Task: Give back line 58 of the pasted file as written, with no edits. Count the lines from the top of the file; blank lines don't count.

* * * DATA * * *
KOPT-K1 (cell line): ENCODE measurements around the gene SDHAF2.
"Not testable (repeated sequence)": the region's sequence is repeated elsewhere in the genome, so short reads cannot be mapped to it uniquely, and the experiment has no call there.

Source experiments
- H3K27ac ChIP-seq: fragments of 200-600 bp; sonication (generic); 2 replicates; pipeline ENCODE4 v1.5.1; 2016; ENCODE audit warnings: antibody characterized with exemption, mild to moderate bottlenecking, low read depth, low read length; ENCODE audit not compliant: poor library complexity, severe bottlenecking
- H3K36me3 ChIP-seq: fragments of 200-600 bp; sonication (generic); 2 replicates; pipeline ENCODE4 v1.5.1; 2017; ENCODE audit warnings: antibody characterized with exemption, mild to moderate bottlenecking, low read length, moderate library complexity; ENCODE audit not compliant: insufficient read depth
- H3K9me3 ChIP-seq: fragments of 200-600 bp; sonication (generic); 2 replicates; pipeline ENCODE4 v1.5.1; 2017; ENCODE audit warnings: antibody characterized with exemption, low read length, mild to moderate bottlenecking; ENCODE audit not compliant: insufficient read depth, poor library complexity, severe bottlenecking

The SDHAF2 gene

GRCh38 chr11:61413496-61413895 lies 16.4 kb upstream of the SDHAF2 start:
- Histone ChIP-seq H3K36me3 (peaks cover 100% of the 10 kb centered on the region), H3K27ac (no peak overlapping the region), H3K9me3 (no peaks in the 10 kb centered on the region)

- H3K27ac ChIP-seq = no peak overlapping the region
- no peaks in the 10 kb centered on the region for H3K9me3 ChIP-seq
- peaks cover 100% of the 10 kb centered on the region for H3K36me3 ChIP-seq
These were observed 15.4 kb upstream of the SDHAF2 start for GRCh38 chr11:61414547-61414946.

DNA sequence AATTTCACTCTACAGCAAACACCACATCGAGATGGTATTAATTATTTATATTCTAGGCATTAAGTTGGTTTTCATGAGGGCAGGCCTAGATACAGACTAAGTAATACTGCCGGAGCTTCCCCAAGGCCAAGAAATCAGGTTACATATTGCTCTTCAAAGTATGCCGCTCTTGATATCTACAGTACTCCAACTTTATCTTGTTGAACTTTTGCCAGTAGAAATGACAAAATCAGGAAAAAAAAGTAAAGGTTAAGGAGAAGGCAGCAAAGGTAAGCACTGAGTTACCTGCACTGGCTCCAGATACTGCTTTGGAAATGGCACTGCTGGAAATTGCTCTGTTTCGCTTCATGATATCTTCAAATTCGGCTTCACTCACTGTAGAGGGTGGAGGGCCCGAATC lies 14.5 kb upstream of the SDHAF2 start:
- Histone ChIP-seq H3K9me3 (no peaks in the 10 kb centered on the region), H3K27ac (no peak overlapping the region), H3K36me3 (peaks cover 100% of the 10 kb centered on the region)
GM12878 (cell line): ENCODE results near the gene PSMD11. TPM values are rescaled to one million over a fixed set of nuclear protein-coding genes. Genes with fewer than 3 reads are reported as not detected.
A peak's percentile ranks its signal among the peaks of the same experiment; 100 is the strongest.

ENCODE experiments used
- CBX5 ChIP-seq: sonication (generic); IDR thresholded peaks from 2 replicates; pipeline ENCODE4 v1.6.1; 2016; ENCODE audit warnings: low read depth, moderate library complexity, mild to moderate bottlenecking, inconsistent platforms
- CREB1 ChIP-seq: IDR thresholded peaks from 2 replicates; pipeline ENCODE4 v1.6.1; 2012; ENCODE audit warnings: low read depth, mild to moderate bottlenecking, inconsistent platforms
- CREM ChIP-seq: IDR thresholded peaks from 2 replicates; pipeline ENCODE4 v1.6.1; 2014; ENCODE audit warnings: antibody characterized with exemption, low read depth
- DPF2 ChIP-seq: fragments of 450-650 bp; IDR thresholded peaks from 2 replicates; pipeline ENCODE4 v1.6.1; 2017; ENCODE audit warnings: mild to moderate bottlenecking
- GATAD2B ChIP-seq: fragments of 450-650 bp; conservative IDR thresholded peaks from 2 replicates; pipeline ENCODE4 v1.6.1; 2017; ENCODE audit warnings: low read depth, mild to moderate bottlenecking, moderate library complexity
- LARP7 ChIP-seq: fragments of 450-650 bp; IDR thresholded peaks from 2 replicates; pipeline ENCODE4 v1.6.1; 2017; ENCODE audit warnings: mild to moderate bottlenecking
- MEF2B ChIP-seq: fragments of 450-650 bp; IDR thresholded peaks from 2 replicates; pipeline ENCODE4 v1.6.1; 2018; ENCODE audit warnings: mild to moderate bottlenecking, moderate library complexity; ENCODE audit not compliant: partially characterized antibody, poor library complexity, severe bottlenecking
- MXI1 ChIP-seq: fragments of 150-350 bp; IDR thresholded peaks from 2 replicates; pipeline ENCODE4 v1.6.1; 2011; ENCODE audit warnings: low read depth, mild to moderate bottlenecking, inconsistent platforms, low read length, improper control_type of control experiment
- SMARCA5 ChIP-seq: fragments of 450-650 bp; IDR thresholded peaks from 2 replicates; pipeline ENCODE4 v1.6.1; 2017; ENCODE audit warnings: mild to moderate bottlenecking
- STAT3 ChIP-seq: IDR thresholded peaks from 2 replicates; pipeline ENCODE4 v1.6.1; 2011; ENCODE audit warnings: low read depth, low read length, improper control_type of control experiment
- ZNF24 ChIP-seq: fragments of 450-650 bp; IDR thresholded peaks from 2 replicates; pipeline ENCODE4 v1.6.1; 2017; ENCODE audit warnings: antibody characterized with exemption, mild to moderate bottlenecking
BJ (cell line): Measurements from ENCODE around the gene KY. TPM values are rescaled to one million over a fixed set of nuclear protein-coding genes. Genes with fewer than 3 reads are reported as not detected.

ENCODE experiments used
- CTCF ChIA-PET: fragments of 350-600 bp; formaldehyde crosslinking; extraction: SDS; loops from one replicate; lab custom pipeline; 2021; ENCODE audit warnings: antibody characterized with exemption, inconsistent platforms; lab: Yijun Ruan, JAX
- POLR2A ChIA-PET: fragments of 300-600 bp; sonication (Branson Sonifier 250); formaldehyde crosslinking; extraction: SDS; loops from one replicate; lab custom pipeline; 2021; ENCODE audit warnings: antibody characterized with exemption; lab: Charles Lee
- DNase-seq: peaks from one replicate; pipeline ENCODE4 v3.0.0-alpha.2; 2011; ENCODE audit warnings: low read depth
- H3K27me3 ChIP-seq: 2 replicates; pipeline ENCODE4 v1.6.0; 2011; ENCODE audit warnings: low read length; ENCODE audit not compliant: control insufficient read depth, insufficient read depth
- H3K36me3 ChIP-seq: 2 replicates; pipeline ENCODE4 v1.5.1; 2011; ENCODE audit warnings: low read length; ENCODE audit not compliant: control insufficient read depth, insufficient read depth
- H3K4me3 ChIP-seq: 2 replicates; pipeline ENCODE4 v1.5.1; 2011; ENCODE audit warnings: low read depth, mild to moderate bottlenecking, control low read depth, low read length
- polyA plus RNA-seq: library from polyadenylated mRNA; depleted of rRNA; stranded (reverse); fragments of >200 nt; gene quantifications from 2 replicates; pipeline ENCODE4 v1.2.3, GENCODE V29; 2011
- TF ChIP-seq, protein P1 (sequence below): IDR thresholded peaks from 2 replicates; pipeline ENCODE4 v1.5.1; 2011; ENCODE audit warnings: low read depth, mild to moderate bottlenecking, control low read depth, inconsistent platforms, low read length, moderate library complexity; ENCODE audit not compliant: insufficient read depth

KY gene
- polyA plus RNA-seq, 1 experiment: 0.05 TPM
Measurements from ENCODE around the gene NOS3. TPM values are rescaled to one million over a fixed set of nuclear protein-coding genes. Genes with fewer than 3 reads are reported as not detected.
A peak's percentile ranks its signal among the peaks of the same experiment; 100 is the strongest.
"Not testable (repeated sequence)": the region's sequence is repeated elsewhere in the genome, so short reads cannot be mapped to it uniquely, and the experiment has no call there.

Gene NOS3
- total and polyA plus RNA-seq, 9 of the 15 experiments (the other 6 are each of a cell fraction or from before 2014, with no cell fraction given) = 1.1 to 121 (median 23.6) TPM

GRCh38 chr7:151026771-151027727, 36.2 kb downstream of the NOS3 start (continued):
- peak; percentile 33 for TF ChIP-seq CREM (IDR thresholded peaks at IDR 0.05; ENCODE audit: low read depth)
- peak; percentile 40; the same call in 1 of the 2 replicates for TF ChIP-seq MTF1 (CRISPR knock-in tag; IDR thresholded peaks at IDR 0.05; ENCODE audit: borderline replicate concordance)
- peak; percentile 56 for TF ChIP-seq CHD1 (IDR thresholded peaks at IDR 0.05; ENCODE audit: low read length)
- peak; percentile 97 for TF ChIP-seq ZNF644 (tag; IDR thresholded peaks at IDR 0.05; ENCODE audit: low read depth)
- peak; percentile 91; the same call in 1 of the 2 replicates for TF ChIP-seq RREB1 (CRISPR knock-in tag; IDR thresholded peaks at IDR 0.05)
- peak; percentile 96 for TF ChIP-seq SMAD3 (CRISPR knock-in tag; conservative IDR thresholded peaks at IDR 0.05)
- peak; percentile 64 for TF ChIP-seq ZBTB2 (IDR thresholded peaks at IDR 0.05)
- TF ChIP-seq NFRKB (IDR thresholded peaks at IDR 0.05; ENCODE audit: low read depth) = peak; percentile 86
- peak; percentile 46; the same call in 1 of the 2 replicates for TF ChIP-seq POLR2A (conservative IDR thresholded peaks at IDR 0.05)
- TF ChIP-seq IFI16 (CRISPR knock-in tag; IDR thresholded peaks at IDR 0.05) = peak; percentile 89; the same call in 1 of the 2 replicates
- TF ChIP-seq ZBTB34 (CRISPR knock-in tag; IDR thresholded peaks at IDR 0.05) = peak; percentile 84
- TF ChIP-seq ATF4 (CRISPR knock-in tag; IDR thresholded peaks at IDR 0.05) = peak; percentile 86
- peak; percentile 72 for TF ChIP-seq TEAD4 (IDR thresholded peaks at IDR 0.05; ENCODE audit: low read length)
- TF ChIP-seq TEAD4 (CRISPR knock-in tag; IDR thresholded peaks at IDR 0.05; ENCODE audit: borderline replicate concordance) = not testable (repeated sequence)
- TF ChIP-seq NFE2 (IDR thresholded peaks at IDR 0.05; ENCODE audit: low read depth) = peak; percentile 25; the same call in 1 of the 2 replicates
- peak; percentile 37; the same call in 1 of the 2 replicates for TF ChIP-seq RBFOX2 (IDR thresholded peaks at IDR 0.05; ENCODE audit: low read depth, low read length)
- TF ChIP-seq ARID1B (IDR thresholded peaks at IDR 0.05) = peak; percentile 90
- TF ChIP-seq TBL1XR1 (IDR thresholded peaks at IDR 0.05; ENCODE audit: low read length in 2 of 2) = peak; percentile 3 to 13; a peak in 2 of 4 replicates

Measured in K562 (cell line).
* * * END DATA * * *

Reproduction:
- TF ChIP-seq ZBTB34 (CRISPR knock-in tag; IDR thresholded peaks at IDR 0.05) = peak; percentile 84